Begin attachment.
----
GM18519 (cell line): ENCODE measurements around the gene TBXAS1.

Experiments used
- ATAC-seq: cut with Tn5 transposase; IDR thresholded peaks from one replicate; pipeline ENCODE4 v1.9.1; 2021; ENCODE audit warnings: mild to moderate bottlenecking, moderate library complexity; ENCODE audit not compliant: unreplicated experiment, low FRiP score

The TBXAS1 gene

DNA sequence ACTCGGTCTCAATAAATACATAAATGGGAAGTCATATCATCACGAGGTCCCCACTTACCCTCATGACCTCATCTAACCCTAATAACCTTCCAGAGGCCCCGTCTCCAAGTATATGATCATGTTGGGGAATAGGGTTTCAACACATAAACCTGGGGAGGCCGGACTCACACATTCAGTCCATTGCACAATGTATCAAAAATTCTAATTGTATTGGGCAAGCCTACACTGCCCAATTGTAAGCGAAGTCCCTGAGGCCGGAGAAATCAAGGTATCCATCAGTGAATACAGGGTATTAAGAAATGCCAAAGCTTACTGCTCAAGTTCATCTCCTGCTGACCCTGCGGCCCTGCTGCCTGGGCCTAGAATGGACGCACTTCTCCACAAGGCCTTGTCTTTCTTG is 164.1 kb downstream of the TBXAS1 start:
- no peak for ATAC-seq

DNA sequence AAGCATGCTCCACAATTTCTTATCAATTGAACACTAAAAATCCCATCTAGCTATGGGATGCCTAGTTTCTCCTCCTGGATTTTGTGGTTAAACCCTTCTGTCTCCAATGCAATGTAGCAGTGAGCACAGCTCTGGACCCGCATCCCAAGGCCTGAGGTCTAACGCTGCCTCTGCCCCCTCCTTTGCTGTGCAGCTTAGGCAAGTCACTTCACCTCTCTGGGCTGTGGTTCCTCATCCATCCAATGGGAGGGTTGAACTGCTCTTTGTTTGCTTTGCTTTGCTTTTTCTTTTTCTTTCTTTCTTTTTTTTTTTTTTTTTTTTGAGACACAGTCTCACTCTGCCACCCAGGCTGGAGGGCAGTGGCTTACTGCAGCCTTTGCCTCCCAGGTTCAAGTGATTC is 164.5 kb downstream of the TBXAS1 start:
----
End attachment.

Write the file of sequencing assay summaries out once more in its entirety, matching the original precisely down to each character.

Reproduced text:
GM18519 (cell line): ENCODE measurements around the gene TBXAS1.

Experiments used
- ATAC-seq: cut with Tn5 transposase; IDR thresholded peaks from one replicate; pipeline ENCODE4 v1.9.1; 2021; ENCODE audit warnings: mild to moderate bottlenecking, moderate library complexity; ENCODE audit not compliant: unreplicated experiment, low FRiP score

The TBXAS1 gene

DNA sequence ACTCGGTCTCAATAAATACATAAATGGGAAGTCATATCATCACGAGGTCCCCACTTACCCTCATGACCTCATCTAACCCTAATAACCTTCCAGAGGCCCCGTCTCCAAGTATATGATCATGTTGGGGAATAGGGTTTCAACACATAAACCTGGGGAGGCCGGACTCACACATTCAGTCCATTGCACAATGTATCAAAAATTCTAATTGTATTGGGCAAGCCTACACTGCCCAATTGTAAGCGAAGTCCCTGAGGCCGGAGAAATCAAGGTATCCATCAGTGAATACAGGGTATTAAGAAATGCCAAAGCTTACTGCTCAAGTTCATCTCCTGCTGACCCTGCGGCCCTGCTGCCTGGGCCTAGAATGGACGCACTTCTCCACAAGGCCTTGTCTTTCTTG is 164.1 kb downstream of the TBXAS1 start:
- no peak for ATAC-seq

DNA sequence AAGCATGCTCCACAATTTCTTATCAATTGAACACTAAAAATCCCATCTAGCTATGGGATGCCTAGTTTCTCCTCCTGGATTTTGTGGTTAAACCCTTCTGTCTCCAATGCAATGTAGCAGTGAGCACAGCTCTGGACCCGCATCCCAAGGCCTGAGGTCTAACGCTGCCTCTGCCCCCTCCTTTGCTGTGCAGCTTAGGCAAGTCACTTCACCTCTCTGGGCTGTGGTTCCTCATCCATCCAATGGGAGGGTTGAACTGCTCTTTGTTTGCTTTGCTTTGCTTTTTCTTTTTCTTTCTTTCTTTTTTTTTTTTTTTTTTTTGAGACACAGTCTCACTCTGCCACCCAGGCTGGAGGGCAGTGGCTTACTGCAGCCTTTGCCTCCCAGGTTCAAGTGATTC is 164.5 kb downstream of the TBXAS1 start: